Children from The Covenant School, a private Christian school in Nashville, Tennessee, hold hands as they are taken to a reunification site at the Woodmont Baptist Church after a shooting at their school, on Monday. Credit: Courtesy of George Uribe via AP

The BDN Editorial Board operates independently from the newsroom, and does not set policies or contribute to reporting or editing articles elsewhere in the newspaper or on

The video taken outside the Covenant School in Nashville on Monday was heartbreaking. A bystander filmed a line of small children, holding hands, being led away from the Christian school where six people were shot and killed.

These children, like their peers at Sandy Hook, Uvalde and numerous other elementary schools, will carry the trauma of this day with them for the rest of their lives. School shootings, and all mass shootings, are traumatic and heartbreaking. But there is something especially egregious about seeing such young children caught up in the massacres that have become too frequent in America. There have been 131 mass shootings already this year.

On Monday, three 9-year-old students and three adults, including the head of the school, were shot to death by a 28-year-old former student, who police say was armed with two assault-type rifles and a handgun. Police quickly killed the shooter.

Many Americans, as they do after these horrific events, are left wondering when more will be done to stem the nation’s gun violence.

That sentiment was captured by Ashbey Beasley who took over a press conference outside the school.

“Aren’t you guys tired of being here and having to cover all of these mass shootings?” Beasley asked the reporters gathered around a cluster of microphones.

Beasley and her 6-year-old son were at the Highland Park shooting in Illinois in July. She said she has been lobbying members of Congress for action to restrict guns since then.

She was visiting family in Nashville and was supposed to have lunch Monday with a friend whose son was killed in a shooting at a Waffle House in Tennessee in 2018. Instead, the friend called, in a panic, to say her younger son’s school was in lockdown because of the events at the Covenant School.

“Only in America can you survive a mass shooting and go and make a friend who is the victim of a mass shooting and then go to meet that friend for lunch … and end up in the middle of another mass shooting event,” she told the Washington Post.

It is not a distinction that America can be proud of.

“We have to do more to stop gun violence; it’s ripping our communities apart — ripping the soul of this nation,” President Joe Biden said Monday.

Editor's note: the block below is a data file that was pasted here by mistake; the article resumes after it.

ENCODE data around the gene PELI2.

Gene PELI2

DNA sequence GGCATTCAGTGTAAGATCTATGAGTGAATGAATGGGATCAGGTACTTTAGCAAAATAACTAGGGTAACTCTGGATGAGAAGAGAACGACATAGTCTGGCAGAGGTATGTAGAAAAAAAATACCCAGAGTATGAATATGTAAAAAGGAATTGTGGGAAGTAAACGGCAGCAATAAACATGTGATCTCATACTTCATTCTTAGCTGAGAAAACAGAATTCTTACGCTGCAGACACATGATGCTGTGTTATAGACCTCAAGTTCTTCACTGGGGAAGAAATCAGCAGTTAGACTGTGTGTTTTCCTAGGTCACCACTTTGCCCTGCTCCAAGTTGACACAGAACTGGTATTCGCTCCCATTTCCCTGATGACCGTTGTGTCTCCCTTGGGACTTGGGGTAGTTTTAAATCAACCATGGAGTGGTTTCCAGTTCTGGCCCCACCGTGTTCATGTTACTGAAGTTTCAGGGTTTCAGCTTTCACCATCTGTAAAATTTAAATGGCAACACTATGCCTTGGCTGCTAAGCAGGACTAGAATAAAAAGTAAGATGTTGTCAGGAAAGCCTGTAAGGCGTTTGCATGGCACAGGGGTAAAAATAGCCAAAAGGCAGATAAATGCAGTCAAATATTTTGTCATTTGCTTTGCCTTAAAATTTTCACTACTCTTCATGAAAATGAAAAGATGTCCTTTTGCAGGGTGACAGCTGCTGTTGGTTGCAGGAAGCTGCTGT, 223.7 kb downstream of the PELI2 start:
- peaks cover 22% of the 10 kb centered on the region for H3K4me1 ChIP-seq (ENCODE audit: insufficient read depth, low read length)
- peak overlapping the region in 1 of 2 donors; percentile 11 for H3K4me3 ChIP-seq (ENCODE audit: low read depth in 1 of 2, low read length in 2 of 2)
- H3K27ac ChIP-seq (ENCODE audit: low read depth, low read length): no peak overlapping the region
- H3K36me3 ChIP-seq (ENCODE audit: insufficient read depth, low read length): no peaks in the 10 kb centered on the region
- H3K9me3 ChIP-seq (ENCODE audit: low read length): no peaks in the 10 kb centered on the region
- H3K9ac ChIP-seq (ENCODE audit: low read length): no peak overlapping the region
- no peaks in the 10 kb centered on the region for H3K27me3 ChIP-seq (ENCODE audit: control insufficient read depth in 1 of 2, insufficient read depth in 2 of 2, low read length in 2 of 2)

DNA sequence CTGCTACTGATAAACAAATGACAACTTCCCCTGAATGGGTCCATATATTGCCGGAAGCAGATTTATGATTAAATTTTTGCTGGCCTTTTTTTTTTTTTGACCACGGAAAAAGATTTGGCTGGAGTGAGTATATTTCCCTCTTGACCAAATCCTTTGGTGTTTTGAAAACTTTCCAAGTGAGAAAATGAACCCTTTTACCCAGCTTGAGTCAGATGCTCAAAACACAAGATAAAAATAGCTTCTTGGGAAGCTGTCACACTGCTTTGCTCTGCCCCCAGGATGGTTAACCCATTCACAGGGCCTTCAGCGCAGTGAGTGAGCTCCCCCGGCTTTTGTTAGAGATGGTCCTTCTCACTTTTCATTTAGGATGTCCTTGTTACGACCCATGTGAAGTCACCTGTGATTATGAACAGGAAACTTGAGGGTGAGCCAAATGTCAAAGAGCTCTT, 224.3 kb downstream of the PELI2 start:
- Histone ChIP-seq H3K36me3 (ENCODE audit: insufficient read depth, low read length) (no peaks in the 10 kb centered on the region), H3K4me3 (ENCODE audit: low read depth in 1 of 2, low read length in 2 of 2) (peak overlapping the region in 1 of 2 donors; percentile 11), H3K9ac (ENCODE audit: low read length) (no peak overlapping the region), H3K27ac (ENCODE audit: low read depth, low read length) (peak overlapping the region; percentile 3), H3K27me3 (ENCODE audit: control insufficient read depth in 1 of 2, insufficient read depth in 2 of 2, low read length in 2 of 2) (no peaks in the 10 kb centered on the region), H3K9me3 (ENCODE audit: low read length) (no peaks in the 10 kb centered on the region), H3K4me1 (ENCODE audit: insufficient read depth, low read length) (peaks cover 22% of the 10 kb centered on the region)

He called on Congress to pass an assault weapons ban. Although pundits say such a measure, which is strongly opposed by gun rights groups, doesn’t have the votes to pass, it must be given serious consideration. Mass shootings, and sales of assault rifles, have increased since a similar ban was allowed to expire in 2004.

Some have already pointed out that the private Christian school did not have armed officers on the campus. But we know that fortifying schools and staffing them with resources officers won’t necessarily stop such violence. There were 400 armed law enforcement personnel at the Robb Elementary School in Uvalde, Texas, but they didn’t enter the classroom where a gunman had taken students hostage for over an hour. They didn’t want to confront the shooter, who was armed with an AR-15, because the weapon was so powerful, according to a report released earlier this month.

If law enforcement officers, armed and wearing protective gear, are afraid to confront a gunman like the one who killed 19 children and two teachers in Uvalde, we have to ask why such guns are readily available in the U.S.

The AR-15, originally made for the military, has become increasingly popular since the expiration of a federal assault weapons ban in 2004. It is the best selling gun in America, with about 16 million Americans owning one, according to a Washington Post analysis of the gun, posted online Monday. AR-15 were used in over half of the most deadly mass shootings in recent years, including shootings at Uvalde in Texas, Sandy Hook in Connecticut and Parkland in Florida.

After the Uvalde shooting, Congress did act and quickly passed a mix of reforms within a month. It was the first significant change in federal gun law in decades.

The legislation toughened background checks for the youngest gun buyers, will keep firearms from more domestic violence offenders and toughened penalties for those who illegally purchase and traffic guns. It also includes additional federal funding to help states enact and manage red flag laws and it increased funding for school safety along with mental health and suicide prevention programs.

These are important reforms, but clearly they are not enough.

“How is this still happening? How are our children still dying and why are we failing them?” Beasley asked outside the Covenant School.

It is a question echoing around America. It is a question that must be answered by Congress — with action, not calls for “thoughts and prayers” — before there is another line of small children being led away from a massacre.

Avatar photo

The BDN Editorial Board

The Bangor Daily News editorial board members are Publisher Richard J. Warren, Opinion Editor Susan Young, Deputy Opinion Editor Matt Junker and BDN President Todd Benoit. Young has worked for the BDN...